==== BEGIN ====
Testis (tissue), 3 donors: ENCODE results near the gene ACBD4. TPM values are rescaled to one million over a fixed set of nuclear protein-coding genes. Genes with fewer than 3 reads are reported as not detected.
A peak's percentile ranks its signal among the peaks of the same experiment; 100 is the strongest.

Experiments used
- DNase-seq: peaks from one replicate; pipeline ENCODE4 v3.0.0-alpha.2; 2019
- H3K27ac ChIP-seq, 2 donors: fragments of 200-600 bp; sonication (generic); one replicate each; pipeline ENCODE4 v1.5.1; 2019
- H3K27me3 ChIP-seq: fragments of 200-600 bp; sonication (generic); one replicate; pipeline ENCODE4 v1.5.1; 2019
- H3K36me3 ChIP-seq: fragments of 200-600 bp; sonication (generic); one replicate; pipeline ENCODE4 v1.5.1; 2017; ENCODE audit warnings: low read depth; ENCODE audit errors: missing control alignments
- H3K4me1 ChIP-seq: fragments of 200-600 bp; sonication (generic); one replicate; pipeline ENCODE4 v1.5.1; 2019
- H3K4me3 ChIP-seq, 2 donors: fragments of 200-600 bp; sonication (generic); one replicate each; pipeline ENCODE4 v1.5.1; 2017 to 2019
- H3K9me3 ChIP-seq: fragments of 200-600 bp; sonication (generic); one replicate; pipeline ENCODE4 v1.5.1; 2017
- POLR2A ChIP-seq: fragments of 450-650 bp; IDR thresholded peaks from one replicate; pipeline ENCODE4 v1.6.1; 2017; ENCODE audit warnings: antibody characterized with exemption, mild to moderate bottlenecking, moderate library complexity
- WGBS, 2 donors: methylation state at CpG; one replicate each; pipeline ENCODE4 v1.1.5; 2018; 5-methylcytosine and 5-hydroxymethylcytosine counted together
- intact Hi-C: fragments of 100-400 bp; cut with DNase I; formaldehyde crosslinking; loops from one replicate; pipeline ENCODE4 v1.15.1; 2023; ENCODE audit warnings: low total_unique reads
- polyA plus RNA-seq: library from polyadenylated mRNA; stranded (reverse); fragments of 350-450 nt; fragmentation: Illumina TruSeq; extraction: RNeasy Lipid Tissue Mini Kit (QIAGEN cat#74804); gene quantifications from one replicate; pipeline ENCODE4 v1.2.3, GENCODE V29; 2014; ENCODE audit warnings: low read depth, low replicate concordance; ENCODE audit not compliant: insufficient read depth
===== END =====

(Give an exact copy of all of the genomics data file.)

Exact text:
Testis (tissue), 3 donors: ENCODE results near the gene ACBD4. TPM values are rescaled to one million over a fixed set of nuclear protein-coding genes. Genes with fewer than 3 reads are reported as not detected.
A peak's percentile ranks its signal among the peaks of the same experiment; 100 is the strongest.

Experiments used
- DNase-seq: peaks from one replicate; pipeline ENCODE4 v3.0.0-alpha.2; 2019
- H3K27ac ChIP-seq, 2 donors: fragments of 200-600 bp; sonication (generic); one replicate each; pipeline ENCODE4 v1.5.1; 2019
- H3K27me3 ChIP-seq: fragments of 200-600 bp; sonication (generic); one replicate; pipeline ENCODE4 v1.5.1; 2019
- H3K36me3 ChIP-seq: fragments of 200-600 bp; sonication (generic); one replicate; pipeline ENCODE4 v1.5.1; 2017; ENCODE audit warnings: low read depth; ENCODE audit errors: missing control alignments
- H3K4me1 ChIP-seq: fragments of 200-600 bp; sonication (generic); one replicate; pipeline ENCODE4 v1.5.1; 2019
- H3K4me3 ChIP-seq, 2 donors: fragments of 200-600 bp; sonication (generic); one replicate each; pipeline ENCODE4 v1.5.1; 2017 to 2019
- H3K9me3 ChIP-seq: fragments of 200-600 bp; sonication (generic); one replicate; pipeline ENCODE4 v1.5.1; 2017
- POLR2A ChIP-seq: fragments of 450-650 bp; IDR thresholded peaks from one replicate; pipeline ENCODE4 v1.6.1; 2017; ENCODE audit warnings: antibody characterized with exemption, mild to moderate bottlenecking, moderate library complexity
- WGBS, 2 donors: methylation state at CpG; one replicate each; pipeline ENCODE4 v1.1.5; 2018; 5-methylcytosine and 5-hydroxymethylcytosine counted together
- intact Hi-C: fragments of 100-400 bp; cut with DNase I; formaldehyde crosslinking; loops from one replicate; pipeline ENCODE4 v1.15.1; 2023; ENCODE audit warnings: low total_unique reads
- polyA plus RNA-seq: library from polyadenylated mRNA; stranded (reverse); fragments of 350-450 nt; fragmentation: Illumina TruSeq; extraction: RNeasy Lipid Tissue Mini Kit (QIAGEN cat#74804); gene quantifications from one replicate; pipeline ENCODE4 v1.2.3, GENCODE V29; 2014; ENCODE audit warnings: low read depth, low replicate concordance; ENCODE audit not compliant: insufficient read depth